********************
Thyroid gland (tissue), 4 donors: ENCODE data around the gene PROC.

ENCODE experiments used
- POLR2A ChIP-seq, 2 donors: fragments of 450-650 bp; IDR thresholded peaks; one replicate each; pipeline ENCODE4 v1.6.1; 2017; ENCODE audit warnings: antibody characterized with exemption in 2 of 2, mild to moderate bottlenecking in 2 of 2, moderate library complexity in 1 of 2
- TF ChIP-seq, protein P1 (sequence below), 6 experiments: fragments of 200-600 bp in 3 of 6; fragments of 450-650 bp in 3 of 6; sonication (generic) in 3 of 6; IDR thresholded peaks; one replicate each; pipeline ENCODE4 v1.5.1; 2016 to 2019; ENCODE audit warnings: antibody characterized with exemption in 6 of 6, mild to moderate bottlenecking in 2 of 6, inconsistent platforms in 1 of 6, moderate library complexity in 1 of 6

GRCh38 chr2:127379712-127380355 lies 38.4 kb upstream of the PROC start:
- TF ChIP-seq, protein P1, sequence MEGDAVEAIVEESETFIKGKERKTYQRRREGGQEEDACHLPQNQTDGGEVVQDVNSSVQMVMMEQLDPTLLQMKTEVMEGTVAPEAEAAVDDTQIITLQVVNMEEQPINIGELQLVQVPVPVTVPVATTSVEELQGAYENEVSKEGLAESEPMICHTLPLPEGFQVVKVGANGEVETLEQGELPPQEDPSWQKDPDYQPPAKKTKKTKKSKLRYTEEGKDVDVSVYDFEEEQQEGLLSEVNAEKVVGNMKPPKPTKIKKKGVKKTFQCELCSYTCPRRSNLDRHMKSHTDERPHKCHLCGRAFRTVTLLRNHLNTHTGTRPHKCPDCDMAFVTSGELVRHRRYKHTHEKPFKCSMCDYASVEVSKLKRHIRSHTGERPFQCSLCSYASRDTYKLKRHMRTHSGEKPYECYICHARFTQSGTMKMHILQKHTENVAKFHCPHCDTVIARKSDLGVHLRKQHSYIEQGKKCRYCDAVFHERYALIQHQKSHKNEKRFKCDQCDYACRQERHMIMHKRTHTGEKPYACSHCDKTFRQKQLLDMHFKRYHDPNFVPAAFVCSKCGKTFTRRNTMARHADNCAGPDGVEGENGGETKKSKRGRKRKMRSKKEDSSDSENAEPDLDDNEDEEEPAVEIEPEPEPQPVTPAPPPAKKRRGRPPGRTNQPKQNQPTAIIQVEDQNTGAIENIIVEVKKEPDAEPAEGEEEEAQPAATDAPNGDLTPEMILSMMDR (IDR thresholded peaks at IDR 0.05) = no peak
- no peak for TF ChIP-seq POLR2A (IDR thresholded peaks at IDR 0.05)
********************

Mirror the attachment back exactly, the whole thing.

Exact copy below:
Thyroid gland (tissue), 4 donors: ENCODE data around the gene PROC.

ENCODE experiments used
- POLR2A ChIP-seq, 2 donors: fragments of 450-650 bp; IDR thresholded peaks; one replicate each; pipeline ENCODE4 v1.6.1; 2017; ENCODE audit warnings: antibody characterized with exemption in 2 of 2, mild to moderate bottlenecking in 2 of 2, moderate library complexity in 1 of 2
- TF ChIP-seq, protein P1 (sequence below), 6 experiments: fragments of 200-600 bp in 3 of 6; fragments of 450-650 bp in 3 of 6; sonication (generic) in 3 of 6; IDR thresholded peaks; one replicate each; pipeline ENCODE4 v1.5.1; 2016 to 2019; ENCODE audit warnings: antibody characterized with exemption in 6 of 6, mild to moderate bottlenecking in 2 of 6, inconsistent platforms in 1 of 6, moderate library complexity in 1 of 6

GRCh38 chr2:127379712-127380355 lies 38.4 kb upstream of the PROC start:
- TF ChIP-seq, protein P1, sequence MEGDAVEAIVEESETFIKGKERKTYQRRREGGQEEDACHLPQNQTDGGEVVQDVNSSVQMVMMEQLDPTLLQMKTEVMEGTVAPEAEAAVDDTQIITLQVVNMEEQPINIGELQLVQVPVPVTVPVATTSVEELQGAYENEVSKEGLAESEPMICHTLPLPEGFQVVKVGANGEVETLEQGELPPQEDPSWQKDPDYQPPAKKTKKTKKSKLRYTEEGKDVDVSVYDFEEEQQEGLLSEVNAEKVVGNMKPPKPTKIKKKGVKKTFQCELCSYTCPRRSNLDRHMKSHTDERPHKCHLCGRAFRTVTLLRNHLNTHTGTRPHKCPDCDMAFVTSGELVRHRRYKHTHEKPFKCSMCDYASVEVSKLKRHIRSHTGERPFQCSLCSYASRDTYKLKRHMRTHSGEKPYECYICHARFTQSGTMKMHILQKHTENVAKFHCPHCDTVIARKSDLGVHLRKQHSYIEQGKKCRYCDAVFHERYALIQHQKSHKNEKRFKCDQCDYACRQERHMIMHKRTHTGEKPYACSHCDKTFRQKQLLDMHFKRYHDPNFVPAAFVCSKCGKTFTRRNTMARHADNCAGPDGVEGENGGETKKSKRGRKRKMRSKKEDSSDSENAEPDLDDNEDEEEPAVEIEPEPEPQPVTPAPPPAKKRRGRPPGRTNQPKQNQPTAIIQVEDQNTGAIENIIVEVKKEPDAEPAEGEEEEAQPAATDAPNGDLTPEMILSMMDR (IDR thresholded peaks at IDR 0.05) = no peak
- no peak for TF ChIP-seq POLR2A (IDR thresholded peaks at IDR 0.05)